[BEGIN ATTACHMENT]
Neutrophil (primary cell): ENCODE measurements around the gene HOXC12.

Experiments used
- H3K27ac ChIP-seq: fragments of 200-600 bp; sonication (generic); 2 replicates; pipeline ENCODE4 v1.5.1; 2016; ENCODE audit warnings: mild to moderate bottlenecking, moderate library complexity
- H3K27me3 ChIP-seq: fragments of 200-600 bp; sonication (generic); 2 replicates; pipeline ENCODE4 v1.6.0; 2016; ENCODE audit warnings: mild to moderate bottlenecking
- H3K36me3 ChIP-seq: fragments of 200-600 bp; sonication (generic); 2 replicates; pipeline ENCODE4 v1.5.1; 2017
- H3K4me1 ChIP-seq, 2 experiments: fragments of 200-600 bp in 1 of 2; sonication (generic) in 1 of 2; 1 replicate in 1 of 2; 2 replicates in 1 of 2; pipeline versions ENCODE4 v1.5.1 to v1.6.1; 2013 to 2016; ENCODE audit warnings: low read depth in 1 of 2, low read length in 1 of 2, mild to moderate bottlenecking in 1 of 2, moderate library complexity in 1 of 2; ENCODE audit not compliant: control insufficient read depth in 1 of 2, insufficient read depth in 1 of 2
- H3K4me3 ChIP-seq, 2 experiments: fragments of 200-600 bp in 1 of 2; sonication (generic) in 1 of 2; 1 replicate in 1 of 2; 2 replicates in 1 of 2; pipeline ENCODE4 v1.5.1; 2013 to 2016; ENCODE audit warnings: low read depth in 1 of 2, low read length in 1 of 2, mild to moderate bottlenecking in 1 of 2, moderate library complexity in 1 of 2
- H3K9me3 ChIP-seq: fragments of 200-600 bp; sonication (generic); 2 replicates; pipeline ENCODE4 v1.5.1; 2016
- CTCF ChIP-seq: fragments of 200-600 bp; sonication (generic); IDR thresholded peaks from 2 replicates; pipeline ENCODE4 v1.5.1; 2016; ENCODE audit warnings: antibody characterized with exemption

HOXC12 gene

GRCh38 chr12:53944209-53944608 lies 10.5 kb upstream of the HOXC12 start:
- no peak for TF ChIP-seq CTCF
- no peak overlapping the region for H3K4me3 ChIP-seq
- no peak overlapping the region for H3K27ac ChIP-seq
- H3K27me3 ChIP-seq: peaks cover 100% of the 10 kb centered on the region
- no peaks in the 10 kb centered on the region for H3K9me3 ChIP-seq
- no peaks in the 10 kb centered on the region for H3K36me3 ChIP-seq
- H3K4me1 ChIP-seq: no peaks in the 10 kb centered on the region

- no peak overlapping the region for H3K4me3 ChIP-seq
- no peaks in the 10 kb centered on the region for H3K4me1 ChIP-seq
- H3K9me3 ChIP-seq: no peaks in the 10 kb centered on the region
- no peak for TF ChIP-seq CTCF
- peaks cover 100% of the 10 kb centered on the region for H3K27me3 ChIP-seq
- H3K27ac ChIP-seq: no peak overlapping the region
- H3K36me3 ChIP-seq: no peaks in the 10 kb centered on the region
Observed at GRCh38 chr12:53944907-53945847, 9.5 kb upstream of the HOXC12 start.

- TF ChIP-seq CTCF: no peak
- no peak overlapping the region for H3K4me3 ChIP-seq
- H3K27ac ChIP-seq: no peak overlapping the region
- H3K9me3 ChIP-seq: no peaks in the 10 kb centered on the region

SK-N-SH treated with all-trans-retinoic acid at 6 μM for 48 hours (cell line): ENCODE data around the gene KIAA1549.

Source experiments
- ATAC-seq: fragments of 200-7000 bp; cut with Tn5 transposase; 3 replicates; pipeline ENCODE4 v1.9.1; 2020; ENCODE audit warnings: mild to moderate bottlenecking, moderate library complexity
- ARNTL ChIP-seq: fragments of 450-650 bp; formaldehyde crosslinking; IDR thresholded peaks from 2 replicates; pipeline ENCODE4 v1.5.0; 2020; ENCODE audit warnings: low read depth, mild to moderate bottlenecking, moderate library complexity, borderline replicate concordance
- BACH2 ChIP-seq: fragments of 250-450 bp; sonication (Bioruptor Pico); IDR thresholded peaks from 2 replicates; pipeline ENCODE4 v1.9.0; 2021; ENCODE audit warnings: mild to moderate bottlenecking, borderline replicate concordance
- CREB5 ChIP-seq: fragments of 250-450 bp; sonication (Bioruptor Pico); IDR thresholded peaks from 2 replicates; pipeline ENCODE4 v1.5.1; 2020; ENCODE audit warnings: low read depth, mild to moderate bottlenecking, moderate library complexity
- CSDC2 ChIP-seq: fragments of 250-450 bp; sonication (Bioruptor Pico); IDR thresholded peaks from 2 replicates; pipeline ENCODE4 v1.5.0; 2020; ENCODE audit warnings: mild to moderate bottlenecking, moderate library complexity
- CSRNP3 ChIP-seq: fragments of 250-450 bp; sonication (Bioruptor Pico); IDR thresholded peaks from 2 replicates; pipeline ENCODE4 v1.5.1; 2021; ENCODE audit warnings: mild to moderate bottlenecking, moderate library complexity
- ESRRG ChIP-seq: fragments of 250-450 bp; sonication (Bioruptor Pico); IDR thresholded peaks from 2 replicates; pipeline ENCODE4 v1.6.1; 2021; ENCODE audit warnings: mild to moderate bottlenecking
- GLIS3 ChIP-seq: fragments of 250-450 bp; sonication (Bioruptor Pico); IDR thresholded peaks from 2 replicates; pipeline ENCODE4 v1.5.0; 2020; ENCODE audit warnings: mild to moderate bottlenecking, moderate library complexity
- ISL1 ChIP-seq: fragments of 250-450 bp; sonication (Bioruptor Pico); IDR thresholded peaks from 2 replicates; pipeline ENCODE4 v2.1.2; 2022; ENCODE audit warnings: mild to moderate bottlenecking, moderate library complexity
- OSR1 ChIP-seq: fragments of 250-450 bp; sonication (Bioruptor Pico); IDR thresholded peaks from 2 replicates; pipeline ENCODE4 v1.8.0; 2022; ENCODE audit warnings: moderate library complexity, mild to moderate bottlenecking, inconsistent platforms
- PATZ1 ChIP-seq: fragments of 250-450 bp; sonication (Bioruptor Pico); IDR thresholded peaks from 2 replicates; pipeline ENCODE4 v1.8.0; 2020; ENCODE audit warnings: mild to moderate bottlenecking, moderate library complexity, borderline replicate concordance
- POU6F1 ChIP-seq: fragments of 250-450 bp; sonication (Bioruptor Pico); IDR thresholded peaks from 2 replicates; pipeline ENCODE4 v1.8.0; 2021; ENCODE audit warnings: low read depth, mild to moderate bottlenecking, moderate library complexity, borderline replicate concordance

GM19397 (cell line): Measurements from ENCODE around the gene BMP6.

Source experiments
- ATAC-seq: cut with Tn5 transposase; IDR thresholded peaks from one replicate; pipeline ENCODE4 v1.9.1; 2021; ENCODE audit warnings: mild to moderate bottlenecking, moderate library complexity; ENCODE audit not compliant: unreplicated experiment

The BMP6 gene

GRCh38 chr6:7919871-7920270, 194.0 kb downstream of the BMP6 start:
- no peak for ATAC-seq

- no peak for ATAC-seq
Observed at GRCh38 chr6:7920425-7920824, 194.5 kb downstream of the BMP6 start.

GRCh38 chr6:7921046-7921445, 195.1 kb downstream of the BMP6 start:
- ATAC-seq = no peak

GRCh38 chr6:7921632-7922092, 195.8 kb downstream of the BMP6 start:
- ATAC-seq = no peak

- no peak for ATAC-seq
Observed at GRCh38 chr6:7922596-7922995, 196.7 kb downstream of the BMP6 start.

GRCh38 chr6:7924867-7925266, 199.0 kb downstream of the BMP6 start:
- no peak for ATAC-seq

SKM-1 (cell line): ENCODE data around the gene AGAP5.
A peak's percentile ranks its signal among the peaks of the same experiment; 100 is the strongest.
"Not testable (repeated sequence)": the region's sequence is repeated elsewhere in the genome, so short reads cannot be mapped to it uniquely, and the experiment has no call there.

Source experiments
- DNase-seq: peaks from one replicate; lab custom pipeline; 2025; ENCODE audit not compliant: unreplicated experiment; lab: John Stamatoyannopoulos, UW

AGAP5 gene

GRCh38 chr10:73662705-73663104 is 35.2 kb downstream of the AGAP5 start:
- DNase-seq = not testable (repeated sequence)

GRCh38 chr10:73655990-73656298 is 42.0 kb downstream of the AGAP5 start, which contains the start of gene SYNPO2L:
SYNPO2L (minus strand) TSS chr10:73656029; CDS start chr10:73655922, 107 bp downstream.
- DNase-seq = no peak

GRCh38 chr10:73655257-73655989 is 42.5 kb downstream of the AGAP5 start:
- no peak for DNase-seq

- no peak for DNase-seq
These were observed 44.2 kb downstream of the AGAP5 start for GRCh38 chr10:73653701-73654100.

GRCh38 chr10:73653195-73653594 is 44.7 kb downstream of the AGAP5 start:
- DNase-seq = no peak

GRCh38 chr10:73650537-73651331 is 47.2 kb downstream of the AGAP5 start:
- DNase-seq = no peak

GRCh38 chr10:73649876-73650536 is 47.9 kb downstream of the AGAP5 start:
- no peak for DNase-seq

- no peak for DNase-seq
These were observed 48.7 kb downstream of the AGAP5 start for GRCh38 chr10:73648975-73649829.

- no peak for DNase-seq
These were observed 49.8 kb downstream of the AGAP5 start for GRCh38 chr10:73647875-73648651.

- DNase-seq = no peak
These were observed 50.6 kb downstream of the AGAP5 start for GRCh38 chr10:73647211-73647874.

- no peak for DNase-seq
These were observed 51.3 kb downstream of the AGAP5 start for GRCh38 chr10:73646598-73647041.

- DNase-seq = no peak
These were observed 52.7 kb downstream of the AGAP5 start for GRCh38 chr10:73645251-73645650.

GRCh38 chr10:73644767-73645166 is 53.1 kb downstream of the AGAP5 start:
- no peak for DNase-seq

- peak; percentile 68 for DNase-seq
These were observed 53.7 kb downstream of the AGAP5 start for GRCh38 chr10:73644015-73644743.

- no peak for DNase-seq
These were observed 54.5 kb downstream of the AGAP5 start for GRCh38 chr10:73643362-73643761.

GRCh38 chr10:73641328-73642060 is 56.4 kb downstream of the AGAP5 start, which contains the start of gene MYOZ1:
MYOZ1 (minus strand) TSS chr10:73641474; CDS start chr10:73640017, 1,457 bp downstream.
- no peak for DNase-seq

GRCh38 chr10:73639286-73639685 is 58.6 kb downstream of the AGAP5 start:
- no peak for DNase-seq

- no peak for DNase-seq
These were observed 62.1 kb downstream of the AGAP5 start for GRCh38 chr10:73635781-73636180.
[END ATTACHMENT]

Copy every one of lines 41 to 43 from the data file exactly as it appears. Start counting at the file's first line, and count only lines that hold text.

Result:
- ISL1 ChIP-seq: fragments of 250-450 bp; sonication (Bioruptor Pico); IDR thresholded peaks from 2 replicates; pipeline ENCODE4 v2.1.2; 2022; ENCODE audit warnings: mild to moderate bottlenecking, moderate library complexity
- OSR1 ChIP-seq: fragments of 250-450 bp; sonication (Bioruptor Pico); IDR thresholded peaks from 2 replicates; pipeline ENCODE4 v1.8.0; 2022; ENCODE audit warnings: moderate library complexity, mild to moderate bottlenecking, inconsistent platforms
- PATZ1 ChIP-seq: fragments of 250-450 bp; sonication (Bioruptor Pico); IDR thresholded peaks from 2 replicates; pipeline ENCODE4 v1.8.0; 2020; ENCODE audit warnings: mild to moderate bottlenecking, moderate library complexity, borderline replicate concordance